One of the most common pattern adjustments you can make when knitting a garment is adjusting the length. In many of my patterns, whether they are bottom-up or top-down, when working the underarm-to-hem length I often instruct to knit a certain amount of inches “or your desired underarm to hem length.” But how do you decide what this is for you?
In top-down patterns it’s a little easier because you’ve already knit your shoulder-to-underarm length, so it’s easier to judge where you want your hemline to be. But bottom-up garments can be trickier because you’ll need to make the underarm-to-hem length decision before you work the “underarm-to-shoulder” length. In either case though, here are some tips you might find helpful the next time you are trying to decide on your perfect length!
Tip #1: Keep in mind that your “underarm” may not always fall in the same spot
Often when we think about underarm-to-hem length we think it’s the length that starts (or ends) at our actual underarm (i.e, armpit). But the underarm of your garment is usually at further below your actual underarm/armpit, and how much below depends on the construction style and overall fit. Below are 2 examples to show how different it can be depending on the garment – my Stevie top (in gray) is a raglan-style and has a closer fit at the underarm whereas my Low-Key vest has a more generous fit at the underarm (it’s much further down from my actual armpit):
As you can see from the examples above, it’s important to know what your shoulder-to-underarm length is in order to know what your underarm-to-hem length should be. Because your shoulder-to-hem length is what decides how close or far your garment underarm is from your actual underarm/armpit.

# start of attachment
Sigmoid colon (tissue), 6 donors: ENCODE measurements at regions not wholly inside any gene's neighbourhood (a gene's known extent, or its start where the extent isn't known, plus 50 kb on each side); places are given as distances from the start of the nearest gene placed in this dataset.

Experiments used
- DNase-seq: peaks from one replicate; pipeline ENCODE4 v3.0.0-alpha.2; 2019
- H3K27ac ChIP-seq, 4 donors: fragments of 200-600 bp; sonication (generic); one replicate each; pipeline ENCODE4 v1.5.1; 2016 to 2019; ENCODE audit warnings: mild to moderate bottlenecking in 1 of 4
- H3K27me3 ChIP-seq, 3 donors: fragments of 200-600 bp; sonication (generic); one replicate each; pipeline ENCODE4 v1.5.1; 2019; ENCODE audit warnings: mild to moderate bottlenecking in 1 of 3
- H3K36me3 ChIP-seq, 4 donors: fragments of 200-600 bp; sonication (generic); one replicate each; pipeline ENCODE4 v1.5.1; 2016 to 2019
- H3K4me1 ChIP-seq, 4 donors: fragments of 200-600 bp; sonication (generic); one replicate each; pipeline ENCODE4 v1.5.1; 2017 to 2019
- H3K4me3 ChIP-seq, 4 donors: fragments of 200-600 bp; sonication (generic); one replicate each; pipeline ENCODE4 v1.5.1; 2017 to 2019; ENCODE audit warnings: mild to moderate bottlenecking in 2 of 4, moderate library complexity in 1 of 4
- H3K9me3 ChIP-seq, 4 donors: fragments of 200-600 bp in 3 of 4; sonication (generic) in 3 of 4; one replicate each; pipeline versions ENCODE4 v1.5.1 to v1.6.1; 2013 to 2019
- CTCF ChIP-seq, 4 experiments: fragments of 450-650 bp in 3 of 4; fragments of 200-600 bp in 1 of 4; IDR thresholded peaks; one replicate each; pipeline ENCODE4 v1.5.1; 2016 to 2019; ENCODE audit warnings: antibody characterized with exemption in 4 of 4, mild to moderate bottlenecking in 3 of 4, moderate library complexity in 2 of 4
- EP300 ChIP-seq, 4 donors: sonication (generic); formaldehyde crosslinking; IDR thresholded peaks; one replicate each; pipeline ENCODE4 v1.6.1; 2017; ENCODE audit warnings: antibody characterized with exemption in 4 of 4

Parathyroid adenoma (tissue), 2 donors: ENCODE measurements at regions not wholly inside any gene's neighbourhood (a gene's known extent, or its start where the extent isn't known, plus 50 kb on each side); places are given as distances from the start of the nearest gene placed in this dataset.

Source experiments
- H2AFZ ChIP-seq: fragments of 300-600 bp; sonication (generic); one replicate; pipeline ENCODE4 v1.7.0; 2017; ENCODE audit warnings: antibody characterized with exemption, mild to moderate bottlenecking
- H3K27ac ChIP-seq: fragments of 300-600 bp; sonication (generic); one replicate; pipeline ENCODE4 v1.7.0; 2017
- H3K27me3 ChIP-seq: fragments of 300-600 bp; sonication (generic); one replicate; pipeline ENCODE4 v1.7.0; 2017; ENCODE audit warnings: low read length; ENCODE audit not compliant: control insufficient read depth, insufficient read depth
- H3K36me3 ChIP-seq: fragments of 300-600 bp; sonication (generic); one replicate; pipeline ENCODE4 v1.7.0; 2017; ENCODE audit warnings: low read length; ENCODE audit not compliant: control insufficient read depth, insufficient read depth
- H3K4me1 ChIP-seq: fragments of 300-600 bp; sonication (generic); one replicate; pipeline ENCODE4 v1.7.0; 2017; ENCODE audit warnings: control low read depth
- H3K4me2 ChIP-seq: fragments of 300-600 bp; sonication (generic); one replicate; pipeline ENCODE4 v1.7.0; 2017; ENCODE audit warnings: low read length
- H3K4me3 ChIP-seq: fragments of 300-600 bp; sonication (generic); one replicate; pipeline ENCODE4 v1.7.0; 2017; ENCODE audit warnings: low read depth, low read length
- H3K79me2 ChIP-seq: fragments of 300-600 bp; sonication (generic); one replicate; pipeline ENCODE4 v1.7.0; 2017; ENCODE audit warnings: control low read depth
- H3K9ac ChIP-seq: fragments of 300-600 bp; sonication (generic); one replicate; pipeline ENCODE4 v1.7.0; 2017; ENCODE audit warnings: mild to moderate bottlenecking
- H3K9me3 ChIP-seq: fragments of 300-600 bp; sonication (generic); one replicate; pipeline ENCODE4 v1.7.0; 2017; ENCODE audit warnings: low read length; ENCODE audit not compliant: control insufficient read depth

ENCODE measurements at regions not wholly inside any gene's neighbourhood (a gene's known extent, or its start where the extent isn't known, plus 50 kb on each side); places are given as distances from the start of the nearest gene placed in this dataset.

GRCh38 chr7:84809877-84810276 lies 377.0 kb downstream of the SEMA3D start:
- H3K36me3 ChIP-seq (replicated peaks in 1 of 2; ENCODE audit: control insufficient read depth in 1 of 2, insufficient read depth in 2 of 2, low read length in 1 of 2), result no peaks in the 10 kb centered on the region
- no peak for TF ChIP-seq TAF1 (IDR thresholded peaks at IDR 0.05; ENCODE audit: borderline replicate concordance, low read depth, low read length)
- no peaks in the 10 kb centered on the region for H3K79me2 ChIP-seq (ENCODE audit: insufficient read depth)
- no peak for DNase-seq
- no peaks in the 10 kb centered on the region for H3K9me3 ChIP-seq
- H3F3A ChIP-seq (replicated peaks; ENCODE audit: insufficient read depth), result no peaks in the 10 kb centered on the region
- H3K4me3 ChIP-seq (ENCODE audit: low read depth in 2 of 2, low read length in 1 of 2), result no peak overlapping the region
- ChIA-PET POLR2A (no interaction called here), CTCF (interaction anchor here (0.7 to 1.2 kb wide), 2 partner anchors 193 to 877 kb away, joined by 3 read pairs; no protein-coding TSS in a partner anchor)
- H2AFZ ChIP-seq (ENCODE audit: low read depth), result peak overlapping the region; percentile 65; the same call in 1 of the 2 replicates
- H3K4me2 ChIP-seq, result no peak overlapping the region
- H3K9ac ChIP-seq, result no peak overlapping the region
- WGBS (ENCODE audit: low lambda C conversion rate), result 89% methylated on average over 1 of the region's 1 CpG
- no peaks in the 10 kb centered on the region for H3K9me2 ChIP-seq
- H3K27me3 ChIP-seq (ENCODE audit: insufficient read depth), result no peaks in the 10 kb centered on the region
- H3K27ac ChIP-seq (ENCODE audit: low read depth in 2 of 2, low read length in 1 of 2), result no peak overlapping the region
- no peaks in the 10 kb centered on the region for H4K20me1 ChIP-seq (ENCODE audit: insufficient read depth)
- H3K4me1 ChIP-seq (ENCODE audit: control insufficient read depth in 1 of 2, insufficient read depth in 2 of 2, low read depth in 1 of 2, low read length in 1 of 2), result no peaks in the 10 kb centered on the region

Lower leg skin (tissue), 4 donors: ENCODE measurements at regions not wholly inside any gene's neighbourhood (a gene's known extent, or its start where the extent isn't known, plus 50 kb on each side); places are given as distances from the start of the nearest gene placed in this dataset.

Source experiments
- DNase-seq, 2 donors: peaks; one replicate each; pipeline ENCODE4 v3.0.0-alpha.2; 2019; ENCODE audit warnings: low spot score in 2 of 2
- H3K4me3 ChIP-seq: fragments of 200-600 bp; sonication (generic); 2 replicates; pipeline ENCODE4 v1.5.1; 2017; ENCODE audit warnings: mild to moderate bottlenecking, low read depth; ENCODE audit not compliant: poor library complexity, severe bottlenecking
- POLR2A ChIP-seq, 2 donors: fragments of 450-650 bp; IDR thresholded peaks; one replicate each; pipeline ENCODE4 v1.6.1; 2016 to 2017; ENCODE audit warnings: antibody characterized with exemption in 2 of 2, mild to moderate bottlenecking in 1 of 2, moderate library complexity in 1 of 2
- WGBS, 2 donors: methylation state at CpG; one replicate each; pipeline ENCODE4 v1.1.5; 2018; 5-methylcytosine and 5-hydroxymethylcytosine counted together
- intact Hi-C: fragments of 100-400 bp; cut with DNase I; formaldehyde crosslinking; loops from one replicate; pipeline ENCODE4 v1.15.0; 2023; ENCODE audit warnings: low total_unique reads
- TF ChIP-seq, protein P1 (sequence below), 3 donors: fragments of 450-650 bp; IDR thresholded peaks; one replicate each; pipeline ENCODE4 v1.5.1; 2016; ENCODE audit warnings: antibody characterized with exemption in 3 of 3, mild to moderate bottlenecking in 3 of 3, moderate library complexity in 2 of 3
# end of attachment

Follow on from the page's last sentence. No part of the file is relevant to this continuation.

Here is a great example to illustrate this point further…
But look at the underarm-to-hem length of each – Audrey’s Cardigan measures 12″ from underarm-to-hem while Summer Soundtrack measures 1″ shorter at 11″.
So obviously Audrey’s Cardigan’s underarm falls higher up (closer to the armpit) then Summer Soundtrack. And this will often be the case when it comes to the difference between a raglan-style construction and a drop-shoulder-style. This brings us to tip #2…
Tip #2: Determine your desired shoulder-to-hem length in order to know your underarm-to-hem length
Your overall garment length includes the top of your sweater – the area consisting of the shoulder down to the underarm. And as we learned in tip #1, even if 2 garments share the exact same overall length, they can have different shoulder-to-underarm lengths due to garment construction or style. So follow these steps when trying to determine your ideal underarm-to-hem length:
- Step 1: Determine what overall length you want by measuring from the top of your shoulder, near your neck (or back of neck if you have someone to help you) all the way down to where you want your garment to hit on the bottom. Write this number down.
- Step 2: Look at the pattern schematic (check out this blog post if you’re new to schematics) and find the measurement for your size for the shoulder-to-underarm length. (note: for drop-shoulder garments, this may mean adding the shoulder depth and armhole depth together to get the full shoulder-to-underarm length).